U.S. oil climbed on Monday after OPEC+ announced it will extend production cuts, and the trade truce between the U.S. and China boosted sentiment for the commodity in a weakening global economy.
The rise in oil prices were boosted when the Organization of the Petroleum Exporting Countries, Russia and other producers, or OPEC+, told CNBC's Brian Sullivan through sources that it will extend production cuts for the next nine months.
OPEC+, which is meeting on Monday and Tuesday in Vienna to discuss the supply cuts, has been reducing oil output since 2017 to prevent prices from falling amid a weakening global economy and soaring U.S. production.
Oil also got a boost from a the trade truce between the U.S. and China.
Over the weekend at the G-20 summit, President Donald Trump and Chinese President Xi Jinping agreed not to impose new tariffs on U.S. and Chinese goods. The U.S. said it would hold off on the potential 25% tariffs on the remaining $300 billion of imports from China, and China said it would continue to buy U.S. agricultural products.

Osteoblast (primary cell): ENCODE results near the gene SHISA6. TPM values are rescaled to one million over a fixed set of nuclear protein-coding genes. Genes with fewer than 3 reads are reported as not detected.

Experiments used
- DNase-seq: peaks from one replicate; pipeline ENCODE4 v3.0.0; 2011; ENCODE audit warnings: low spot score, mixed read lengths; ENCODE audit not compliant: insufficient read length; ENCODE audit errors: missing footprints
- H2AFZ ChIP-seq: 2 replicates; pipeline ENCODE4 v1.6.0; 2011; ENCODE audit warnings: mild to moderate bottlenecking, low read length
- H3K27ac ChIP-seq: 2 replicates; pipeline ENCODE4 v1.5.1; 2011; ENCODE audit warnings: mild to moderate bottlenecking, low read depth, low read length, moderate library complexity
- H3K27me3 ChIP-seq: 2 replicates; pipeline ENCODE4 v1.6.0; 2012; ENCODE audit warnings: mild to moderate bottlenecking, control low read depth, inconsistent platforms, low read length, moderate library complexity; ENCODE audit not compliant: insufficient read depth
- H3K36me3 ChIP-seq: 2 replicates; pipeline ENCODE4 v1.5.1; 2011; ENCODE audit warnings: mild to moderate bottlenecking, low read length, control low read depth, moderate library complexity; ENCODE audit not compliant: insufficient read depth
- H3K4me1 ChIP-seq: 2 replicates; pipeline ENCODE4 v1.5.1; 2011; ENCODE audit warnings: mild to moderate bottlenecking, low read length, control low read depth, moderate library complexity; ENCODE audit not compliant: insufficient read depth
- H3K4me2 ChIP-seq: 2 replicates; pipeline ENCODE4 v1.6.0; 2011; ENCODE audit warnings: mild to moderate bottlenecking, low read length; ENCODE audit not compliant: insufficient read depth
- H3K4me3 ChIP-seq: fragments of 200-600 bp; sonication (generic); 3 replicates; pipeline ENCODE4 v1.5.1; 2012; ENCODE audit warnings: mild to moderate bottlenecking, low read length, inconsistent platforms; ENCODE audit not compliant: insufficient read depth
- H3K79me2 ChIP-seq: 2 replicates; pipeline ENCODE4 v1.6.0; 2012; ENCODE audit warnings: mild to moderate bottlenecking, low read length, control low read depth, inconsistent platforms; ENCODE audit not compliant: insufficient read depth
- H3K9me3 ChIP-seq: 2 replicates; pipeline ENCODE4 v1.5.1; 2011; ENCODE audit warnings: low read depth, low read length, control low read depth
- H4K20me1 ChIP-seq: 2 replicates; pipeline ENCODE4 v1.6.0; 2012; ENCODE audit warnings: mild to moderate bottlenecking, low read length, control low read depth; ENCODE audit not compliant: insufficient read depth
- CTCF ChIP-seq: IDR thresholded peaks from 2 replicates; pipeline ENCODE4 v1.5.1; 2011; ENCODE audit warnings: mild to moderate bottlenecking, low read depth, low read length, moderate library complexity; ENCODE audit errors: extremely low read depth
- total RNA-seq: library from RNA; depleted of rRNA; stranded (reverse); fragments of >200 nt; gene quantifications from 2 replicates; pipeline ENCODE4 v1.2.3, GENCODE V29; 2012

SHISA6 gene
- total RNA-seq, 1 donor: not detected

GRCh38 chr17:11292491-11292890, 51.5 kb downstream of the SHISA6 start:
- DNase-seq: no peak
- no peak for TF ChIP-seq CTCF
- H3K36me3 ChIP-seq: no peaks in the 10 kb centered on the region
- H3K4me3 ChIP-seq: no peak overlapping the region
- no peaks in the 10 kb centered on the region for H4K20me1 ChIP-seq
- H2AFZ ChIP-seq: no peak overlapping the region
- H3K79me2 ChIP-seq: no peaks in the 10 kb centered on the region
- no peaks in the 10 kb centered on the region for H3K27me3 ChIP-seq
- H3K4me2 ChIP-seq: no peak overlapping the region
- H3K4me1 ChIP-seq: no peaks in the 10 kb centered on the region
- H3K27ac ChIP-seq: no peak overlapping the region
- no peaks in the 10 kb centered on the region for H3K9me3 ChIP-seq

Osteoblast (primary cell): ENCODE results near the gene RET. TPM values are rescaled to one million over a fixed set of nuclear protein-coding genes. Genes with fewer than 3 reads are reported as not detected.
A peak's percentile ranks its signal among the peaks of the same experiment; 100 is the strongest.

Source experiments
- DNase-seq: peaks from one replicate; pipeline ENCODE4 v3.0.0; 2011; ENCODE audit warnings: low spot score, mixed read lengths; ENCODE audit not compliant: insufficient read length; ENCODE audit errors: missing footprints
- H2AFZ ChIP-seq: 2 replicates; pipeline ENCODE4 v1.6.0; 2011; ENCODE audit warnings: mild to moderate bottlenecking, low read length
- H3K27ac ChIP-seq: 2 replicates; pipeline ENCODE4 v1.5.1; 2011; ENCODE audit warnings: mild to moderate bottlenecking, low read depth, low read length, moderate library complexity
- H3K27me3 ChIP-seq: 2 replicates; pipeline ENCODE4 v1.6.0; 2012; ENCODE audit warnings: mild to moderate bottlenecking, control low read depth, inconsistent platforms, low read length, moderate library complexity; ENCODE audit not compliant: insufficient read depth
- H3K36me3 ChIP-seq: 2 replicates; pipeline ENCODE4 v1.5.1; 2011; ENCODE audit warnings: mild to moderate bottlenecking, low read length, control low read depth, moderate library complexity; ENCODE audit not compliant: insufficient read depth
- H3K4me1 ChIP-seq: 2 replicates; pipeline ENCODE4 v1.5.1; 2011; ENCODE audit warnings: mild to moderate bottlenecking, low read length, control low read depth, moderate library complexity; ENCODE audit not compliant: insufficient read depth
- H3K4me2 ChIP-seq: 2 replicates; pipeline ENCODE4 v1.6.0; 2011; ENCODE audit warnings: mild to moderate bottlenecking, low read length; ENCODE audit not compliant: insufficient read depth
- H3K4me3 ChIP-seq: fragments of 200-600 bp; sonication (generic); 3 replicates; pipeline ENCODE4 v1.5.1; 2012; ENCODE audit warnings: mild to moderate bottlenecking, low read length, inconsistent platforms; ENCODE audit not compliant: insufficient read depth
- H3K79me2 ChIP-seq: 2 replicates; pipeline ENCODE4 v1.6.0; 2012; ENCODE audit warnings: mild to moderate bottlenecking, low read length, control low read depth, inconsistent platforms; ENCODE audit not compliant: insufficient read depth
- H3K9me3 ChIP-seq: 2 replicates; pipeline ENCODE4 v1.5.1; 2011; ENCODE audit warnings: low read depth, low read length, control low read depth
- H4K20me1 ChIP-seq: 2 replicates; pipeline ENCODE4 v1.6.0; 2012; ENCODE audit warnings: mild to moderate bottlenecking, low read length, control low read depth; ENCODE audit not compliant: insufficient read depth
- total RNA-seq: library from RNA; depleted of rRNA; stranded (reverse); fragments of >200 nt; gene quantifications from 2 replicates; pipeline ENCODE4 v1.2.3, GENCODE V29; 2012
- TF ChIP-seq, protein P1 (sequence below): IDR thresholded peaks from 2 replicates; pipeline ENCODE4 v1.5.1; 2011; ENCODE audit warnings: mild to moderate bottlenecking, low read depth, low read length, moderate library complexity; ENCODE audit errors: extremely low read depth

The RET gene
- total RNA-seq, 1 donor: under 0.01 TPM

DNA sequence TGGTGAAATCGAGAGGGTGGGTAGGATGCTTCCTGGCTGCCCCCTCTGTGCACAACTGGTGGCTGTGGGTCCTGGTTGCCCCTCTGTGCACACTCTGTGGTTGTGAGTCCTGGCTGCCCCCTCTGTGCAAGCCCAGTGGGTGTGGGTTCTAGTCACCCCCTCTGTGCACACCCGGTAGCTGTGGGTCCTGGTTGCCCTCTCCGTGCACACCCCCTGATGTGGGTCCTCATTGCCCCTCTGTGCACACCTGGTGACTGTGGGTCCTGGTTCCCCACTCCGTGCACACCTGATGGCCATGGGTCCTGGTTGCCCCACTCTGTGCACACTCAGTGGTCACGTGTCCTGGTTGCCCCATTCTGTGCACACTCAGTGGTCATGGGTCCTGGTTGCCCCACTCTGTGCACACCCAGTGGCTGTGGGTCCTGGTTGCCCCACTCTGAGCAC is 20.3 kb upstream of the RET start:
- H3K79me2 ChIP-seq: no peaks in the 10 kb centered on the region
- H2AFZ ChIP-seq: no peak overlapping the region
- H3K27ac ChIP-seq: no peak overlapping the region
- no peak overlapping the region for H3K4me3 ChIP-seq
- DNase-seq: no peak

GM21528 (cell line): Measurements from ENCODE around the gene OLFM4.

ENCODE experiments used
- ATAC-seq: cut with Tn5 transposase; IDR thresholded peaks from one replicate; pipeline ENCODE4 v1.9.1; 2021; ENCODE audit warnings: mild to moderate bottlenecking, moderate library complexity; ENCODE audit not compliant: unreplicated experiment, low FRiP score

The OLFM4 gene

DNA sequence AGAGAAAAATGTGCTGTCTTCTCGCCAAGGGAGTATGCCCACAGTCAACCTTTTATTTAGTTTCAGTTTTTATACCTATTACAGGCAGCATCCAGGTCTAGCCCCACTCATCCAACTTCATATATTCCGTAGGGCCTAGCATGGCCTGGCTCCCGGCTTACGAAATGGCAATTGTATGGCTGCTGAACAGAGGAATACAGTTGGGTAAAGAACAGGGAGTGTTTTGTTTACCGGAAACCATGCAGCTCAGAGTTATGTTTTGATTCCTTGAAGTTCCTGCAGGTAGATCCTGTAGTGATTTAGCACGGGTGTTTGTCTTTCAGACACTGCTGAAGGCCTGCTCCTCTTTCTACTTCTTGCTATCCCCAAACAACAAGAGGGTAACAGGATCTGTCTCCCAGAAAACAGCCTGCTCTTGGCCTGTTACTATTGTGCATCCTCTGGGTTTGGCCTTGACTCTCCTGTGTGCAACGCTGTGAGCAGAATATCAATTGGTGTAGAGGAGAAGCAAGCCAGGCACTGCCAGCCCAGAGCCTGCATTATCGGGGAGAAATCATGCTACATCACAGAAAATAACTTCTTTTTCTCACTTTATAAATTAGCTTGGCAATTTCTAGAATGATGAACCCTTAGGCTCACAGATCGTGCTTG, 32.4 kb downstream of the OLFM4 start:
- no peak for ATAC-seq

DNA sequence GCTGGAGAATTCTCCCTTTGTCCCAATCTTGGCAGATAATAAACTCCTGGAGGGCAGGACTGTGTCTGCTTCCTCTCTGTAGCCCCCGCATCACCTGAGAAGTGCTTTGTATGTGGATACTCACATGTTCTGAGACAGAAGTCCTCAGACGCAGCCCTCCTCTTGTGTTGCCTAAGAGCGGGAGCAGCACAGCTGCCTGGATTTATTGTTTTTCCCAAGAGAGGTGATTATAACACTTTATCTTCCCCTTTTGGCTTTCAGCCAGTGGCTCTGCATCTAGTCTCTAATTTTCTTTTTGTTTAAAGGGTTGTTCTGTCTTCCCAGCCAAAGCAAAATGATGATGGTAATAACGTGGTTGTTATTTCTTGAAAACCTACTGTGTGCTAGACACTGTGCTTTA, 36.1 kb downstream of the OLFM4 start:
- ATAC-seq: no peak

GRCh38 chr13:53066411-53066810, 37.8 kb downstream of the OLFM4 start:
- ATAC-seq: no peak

De-escalation between the world's two largest economies is good for the global economy and oil demand, sending prices higher.
Oil prices also rose on news that Iran breached its nuclear agreement.
Iran's Foreign Minister Mohammad Javad Zarif said on Monday that Iran breached the limit of its enriched uranium stockpile set in 2015, Reuters reported. Zarif confirmed that Iran had gone over the relevant limit of 300 kg of uranium.
Last week, Trump signed an executive order imposing new sanctions on Iran in response to the downing of an unmanned U.S. drone earlier this month.
Iran, which was OPEC's third-largest oil producer prior to the reimposition of U.S. sanctions, would get a boost in oil revenue from higher prices.